Roller Shades

Written by Blaire Chandler-Wilcox
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Ah, the humble roller shade. Once found in every grade-school classroom across the country, these grand-old-ladies of home decoration would often noisily announce themselves with a distinctive, "flap, flap, flap," when you were trying to bring them down or raise them up. It was often hard to position them just-so, since the slightest wrong movement would send them flapping up into the heights. When the mini-blind invasion hit in the late '70s, roller shades were the great casualty, as millions of homeowners upgraded their window dressings and tossed the old, reliable (if slightly fussy) darlings into the trash.

Personally, I always liked roller shades. They had a sweet nostalgia to them. And, they really worked at blocking light--much better, in fact, than mini-blinds, which, with their hundreds of tiny slats, always let at least a bit of sunlight through.

Raising the Shade

Well, they're back. And they're better than ever. New technology doesn't work via the once-standard elastic cord, but rather through a chain within the workings, making raising, lowering, and specific positioning much easier than in the past. Plus, the materials in contemporary roller shades are highly energy efficient, and can absorb much more heat than many other window treatments. Many of these energy-absorbing materials are excellent sound absorbers as well, buffering noise like neighbors' conversations, roaring engines, across the street party music, and the neighborhood lawnmower guys on Tuesday mornings at 6:00 a.m.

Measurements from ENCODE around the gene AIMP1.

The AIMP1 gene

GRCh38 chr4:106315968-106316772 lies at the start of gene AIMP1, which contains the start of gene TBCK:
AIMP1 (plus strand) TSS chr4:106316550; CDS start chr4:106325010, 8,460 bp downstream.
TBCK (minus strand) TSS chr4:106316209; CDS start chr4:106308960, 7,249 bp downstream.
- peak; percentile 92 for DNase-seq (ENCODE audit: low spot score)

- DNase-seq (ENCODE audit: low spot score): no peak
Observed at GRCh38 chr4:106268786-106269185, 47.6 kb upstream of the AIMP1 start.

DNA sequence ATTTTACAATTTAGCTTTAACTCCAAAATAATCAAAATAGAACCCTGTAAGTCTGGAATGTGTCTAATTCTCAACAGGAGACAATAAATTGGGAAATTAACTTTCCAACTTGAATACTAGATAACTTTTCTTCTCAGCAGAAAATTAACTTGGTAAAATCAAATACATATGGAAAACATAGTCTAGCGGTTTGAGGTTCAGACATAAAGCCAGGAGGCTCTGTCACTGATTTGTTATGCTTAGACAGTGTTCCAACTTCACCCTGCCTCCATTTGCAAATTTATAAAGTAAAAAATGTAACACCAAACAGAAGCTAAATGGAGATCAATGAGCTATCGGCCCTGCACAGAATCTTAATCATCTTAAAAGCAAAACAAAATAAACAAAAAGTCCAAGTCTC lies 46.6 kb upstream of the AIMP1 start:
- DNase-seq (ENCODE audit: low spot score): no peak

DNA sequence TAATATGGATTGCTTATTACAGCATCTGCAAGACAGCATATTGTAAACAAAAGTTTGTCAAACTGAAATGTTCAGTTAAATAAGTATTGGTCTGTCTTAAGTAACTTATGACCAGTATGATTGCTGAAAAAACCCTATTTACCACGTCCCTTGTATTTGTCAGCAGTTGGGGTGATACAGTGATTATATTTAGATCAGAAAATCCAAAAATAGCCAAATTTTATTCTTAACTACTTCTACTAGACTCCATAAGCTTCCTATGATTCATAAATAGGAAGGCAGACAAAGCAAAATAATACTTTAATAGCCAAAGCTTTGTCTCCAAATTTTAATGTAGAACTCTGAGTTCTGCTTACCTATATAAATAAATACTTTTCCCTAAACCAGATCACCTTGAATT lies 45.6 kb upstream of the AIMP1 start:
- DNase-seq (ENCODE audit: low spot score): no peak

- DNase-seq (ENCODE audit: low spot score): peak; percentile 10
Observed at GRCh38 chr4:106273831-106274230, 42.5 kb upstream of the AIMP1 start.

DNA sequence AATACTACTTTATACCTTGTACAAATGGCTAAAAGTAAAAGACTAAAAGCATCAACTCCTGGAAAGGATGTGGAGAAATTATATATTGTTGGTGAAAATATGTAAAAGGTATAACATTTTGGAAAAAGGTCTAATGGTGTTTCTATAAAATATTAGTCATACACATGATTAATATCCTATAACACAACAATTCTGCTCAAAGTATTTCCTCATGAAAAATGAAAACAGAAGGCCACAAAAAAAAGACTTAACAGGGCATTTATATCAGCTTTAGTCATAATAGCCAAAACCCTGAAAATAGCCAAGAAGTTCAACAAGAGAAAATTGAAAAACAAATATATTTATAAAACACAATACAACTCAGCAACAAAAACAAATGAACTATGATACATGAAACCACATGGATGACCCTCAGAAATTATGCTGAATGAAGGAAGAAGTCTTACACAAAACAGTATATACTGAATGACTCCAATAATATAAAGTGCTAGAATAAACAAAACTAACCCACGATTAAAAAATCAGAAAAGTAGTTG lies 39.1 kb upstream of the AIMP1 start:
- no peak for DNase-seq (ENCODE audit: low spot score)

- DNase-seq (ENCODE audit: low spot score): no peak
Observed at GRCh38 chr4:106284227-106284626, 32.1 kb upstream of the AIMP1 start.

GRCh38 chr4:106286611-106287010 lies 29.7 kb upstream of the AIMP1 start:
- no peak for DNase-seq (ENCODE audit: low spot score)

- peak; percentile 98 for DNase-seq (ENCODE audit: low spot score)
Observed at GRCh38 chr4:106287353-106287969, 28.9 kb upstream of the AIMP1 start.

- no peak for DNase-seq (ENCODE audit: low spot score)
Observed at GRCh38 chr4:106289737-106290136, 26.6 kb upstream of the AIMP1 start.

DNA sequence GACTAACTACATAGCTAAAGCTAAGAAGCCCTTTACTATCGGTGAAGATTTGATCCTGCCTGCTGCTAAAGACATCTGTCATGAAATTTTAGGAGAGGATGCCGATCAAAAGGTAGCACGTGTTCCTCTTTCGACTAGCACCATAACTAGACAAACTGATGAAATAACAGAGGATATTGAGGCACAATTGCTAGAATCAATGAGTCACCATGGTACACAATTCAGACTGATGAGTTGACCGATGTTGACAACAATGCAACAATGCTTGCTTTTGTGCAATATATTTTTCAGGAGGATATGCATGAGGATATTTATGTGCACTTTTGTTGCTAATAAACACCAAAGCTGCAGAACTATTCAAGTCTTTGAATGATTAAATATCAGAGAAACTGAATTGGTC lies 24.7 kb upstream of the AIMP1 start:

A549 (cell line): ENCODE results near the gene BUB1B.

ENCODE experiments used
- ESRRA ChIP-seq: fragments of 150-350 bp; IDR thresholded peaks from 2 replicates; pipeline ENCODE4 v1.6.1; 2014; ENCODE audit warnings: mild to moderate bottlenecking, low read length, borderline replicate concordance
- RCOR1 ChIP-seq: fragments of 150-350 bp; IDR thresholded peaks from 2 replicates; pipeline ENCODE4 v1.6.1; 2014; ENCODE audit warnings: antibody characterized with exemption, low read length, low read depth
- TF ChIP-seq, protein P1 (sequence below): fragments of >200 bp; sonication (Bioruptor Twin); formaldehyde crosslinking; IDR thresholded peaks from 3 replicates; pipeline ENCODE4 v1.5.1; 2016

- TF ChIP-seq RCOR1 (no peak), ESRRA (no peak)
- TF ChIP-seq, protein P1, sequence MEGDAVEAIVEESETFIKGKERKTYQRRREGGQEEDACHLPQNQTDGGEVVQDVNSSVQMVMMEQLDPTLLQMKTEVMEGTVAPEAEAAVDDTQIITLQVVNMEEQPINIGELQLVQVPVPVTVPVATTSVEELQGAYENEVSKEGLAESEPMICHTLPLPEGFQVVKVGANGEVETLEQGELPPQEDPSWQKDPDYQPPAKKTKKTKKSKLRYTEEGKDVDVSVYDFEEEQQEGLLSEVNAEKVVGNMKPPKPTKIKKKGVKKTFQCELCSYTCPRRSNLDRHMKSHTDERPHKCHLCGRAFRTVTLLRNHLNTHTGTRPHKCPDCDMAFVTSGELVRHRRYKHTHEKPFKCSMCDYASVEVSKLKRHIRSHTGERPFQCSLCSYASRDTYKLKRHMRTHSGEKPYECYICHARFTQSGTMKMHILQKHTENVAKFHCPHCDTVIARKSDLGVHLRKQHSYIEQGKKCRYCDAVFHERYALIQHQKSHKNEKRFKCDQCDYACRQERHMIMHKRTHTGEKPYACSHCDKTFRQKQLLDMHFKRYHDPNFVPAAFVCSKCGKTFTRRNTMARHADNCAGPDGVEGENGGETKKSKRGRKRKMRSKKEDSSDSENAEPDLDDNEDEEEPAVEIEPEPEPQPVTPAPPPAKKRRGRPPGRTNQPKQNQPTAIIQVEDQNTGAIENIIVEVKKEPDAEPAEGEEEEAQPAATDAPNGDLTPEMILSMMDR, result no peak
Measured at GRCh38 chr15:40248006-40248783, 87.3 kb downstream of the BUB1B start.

If you appreciate the charm of pre-WWII furnishings, you may be surprised how perfectly roller shades work within this aesthetic. Decorative tassels are still available, which add convenience and charm. Excellent rooms in which to consider roller shades would include television rooms (no more glare from the blinds), sleeping rooms, and anywhere total privacy is desired.


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